A Sobering Experience

By Vice Chairman Bella Dinh-Zarr

Photo of Chairman Hart and Vice Chairman Dinh-Zarr at a  sobriety checkpointLast Friday, Chairman Hart and I, along with several NTSB investigators, observed a sobriety checkpoint in Lanham, Maryland. The checkpoint, which searches for alcohol-impaired drivers, was run by the Special Operations Division of the Prince George’s County, Maryland, Police Department (PGPD). 

For those who challenge the need for such an event, let me remind you: more than 10,000 people die each year from crashes involving alcohol-impaired drivers. For one of our investigators on hand that evening, retired P.G. County police officer Kenny Bragg, the checkpoint brought home to him one experience that changed him forever. He told me about the trauma of having to knock on a stranger’s door to tell them that a loved one had died after a crash involving alcohol. Sobriety checkpoints are meant to stop another family from having to experience such a tragedy.

And, I can relate.

When I was 9 years old in early 1981, the station wagon my mom was driving was struck by a drunk driver. My brother and I were in the back seat and fortunately, perhaps because we had been fighting, my mom made us wear our seat belts. My brother and I weren’t hurt in the crash, but my mom was injured even though she had her seatbelt on. The drunk driver who ran into us lived in my town and was known to both my family and the police, but he was never charged.

In those days, more than 20,000 people per year were dying in crashes involving alcohol-impaired drivers. Mothers Against Drunk Driving had just begun to bring the issue of drunk driving into the national spotlight.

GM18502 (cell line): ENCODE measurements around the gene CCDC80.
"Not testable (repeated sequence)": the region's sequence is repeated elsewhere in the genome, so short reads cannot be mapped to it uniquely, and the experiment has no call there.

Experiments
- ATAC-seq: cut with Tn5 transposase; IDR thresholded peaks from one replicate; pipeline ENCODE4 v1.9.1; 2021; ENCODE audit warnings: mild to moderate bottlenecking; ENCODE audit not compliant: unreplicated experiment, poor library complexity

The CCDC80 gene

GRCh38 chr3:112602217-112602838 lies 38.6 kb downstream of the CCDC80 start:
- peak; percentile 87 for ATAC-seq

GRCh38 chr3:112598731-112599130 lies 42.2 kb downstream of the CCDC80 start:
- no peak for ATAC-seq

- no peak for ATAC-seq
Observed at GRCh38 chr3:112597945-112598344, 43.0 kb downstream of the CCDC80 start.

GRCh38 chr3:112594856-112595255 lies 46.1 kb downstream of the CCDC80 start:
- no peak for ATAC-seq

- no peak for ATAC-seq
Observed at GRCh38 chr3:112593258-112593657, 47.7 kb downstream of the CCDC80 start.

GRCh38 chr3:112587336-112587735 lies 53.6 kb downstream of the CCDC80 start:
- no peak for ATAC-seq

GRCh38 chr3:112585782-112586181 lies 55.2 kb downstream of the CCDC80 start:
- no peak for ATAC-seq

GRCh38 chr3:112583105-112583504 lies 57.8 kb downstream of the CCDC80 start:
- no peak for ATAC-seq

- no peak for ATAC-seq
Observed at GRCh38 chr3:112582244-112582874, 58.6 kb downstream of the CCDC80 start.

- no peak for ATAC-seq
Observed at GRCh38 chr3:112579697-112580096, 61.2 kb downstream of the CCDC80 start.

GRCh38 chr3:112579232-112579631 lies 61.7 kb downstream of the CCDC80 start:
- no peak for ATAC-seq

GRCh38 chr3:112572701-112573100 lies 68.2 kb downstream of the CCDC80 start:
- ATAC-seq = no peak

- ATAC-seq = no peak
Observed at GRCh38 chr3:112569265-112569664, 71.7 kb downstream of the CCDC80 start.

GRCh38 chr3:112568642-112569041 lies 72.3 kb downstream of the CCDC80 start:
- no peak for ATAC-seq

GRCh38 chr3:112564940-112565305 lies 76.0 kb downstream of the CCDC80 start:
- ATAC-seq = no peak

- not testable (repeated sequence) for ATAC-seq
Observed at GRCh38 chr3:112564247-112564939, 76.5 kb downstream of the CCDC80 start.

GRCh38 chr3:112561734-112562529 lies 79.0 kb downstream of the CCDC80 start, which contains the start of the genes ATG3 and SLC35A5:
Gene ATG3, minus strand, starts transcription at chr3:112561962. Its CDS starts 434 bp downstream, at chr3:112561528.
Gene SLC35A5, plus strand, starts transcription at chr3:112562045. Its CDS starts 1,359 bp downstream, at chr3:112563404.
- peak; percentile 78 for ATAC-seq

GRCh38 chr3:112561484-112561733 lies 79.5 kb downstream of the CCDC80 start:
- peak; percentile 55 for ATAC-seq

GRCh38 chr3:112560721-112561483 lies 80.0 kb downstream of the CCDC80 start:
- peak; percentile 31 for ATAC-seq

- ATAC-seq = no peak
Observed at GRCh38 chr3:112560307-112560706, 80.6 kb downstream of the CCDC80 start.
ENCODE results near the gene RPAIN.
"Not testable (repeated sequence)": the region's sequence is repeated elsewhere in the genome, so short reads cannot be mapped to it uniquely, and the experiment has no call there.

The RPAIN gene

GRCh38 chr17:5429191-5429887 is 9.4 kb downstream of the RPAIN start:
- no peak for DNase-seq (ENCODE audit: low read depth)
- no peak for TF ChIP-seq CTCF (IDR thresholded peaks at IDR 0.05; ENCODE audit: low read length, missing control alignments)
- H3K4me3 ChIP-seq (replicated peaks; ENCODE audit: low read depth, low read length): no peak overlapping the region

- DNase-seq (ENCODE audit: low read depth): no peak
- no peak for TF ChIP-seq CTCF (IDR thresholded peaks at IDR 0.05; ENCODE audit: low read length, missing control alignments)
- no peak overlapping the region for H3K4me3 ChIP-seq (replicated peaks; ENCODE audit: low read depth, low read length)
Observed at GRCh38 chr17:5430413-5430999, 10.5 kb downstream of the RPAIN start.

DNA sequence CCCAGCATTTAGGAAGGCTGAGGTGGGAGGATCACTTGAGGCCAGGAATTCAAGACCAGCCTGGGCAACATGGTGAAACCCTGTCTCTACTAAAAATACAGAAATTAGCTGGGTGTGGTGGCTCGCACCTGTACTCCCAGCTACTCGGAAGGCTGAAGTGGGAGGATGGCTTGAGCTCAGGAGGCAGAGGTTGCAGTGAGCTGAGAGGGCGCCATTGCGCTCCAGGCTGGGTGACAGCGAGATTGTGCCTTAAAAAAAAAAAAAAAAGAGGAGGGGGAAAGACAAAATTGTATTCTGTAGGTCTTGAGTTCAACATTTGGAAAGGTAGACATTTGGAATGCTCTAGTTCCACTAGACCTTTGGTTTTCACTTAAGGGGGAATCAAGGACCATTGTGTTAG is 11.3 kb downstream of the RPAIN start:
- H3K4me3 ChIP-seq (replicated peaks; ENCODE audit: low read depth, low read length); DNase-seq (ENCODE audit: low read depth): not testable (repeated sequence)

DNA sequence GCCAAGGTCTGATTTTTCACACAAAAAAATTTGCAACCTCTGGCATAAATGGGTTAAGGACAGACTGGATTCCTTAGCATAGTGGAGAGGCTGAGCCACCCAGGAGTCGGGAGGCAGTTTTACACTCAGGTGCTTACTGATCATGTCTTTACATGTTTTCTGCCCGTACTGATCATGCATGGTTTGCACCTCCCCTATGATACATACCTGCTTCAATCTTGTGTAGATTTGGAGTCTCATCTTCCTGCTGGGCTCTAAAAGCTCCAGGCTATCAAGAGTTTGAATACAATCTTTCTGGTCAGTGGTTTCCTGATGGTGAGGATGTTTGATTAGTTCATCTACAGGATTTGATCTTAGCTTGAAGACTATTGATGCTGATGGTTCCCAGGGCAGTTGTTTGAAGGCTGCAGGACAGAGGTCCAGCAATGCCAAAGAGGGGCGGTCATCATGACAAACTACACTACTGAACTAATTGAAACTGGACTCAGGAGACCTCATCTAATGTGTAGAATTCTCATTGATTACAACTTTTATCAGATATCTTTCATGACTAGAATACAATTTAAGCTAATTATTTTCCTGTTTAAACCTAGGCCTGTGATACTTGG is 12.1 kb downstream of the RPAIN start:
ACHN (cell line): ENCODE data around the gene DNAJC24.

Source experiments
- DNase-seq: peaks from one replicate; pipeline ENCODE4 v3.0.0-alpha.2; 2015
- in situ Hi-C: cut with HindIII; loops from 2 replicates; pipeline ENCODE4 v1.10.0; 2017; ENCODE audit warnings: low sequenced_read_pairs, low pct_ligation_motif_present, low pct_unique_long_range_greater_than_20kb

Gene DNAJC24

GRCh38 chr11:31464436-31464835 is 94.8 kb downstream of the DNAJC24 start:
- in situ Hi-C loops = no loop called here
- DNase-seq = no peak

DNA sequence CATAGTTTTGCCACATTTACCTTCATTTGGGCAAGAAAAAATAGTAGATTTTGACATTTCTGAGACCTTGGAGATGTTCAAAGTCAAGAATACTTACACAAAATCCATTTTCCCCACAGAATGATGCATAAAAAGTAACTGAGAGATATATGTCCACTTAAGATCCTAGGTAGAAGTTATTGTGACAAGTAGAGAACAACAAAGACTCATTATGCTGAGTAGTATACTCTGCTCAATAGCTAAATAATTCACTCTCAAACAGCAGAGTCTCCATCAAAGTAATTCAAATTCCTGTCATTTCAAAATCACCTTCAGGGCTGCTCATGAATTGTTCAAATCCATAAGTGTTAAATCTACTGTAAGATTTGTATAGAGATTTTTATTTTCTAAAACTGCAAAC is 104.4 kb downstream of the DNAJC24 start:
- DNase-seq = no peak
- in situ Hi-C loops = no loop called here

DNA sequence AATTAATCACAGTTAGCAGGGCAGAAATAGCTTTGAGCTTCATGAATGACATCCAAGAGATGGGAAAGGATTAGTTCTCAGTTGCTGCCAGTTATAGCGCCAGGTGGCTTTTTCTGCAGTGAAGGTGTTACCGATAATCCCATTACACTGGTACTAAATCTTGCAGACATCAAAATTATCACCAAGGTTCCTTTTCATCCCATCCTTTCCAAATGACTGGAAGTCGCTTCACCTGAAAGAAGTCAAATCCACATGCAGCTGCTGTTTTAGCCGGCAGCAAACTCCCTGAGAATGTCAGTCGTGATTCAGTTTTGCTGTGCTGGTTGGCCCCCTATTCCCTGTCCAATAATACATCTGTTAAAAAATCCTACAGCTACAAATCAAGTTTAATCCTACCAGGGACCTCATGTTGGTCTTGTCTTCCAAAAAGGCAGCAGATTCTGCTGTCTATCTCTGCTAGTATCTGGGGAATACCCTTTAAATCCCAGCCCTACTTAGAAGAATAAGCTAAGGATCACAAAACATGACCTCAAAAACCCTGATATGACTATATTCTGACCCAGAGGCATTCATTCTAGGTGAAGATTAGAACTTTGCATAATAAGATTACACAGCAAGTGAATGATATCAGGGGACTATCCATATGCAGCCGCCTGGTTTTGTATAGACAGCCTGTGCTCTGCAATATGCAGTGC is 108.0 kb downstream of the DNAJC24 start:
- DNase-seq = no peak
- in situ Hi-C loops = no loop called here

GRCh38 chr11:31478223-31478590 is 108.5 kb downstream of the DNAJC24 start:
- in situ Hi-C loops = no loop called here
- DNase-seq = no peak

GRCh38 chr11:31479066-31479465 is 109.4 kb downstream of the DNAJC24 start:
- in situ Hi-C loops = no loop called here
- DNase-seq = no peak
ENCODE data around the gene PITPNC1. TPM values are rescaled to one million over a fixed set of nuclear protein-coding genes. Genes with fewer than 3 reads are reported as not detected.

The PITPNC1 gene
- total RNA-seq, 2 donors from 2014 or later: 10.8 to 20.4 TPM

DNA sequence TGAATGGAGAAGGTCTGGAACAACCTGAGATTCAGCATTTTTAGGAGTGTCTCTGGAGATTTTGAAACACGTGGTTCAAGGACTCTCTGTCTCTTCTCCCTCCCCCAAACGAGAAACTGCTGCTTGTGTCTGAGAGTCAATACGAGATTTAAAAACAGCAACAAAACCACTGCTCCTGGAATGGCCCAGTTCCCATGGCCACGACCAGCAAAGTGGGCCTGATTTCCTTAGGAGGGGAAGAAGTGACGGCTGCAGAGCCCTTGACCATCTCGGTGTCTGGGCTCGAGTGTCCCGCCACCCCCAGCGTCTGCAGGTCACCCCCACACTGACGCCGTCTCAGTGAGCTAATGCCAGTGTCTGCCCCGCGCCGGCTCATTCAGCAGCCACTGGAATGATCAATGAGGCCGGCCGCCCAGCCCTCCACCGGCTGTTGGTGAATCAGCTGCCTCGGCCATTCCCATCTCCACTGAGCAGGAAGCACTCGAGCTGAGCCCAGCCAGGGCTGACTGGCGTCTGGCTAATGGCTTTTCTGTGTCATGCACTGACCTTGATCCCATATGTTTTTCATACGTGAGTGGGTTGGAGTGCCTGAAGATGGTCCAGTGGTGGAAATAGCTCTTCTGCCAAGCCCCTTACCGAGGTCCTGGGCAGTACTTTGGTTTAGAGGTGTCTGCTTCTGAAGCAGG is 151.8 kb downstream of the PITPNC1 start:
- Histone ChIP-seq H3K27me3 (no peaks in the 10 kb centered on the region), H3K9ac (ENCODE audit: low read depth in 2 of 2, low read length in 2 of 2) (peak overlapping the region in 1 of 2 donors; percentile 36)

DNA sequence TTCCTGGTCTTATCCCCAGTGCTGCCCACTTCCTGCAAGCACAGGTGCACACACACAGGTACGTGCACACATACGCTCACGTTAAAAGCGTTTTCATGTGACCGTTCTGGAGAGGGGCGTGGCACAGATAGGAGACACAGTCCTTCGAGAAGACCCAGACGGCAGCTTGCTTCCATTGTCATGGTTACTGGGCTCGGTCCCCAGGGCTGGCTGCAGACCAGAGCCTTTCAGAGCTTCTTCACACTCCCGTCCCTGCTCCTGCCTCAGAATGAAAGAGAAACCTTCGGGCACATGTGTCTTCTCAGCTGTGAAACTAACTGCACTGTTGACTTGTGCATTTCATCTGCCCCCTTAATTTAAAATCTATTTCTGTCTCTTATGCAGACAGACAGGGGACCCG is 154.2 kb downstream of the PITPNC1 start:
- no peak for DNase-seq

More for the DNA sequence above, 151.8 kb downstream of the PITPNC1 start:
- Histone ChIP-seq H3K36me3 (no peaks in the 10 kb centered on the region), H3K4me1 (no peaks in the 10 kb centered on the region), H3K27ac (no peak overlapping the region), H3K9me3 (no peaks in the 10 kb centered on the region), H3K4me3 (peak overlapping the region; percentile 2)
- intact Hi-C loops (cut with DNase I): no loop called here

Since then, we have learned a lot about the impact of drinking and driving. All over the country, High Visibility Enforcement (HVE) efforts, which include the use of sobriety checkpoints, have helped significantly reduce impaired driving crashes. Well-implemented sobriety checkpoint programs have been shown to reduce alcohol-related fatal and injury crashes by about 20 percent in the communities where they are used.

This past Friday night, after the officers safely secured the checkpoint area with overhead lighting and safety cones, and officers took their positions on the line, I watched as vehicles began moving through. Within a few minutes, an officer identified a driver he believed to be impaired. It turned out, he was right! The officer conducted a field sobriety test and the driver took an alcohol breath test (breathalyzer test). His preliminary reading was .10 BAC; over the legal .08 BAC limit. 

I observed hundreds of drivers passing through. And, because of the efforts of the PGPD, 12 people were detained and their sobriety evaluated. Although 4 of the 12 were actually arrested, all 12 were found to have some level of impairment and were taken off the road. Who knows what could have happened if they had remained on the road? Maybe someone would have become a victim like my mother or, perhaps worse, like the victims Kenny visited.

Getting drunk drivers off the road is critically important, but it’s even more important to ensure that individuals who drink don’t get behind the wheel in the first place. Improvements in impaired driving laws and stronger law enforcement have had an important impact. Since 1981, we’ve seen the number of impaired driving deaths reduced by half, and our attitudes about drunk driving have changed greatly.

But more work needs to be done. That is why ending substance impairment in transportation is on the NTSB Most Wanted List of safety improvements, and why we are pushing for wider implementation of countermeasures we know will reduce drunk-driving crashes and fatalities.

As I watched the excellent work done by the PGPD, the road safety advocate in me recognized the long-term value of their efforts. But that 9-year-old little girl in me simply thought, “Thank you – somebody’s mom got home safely tonight.”

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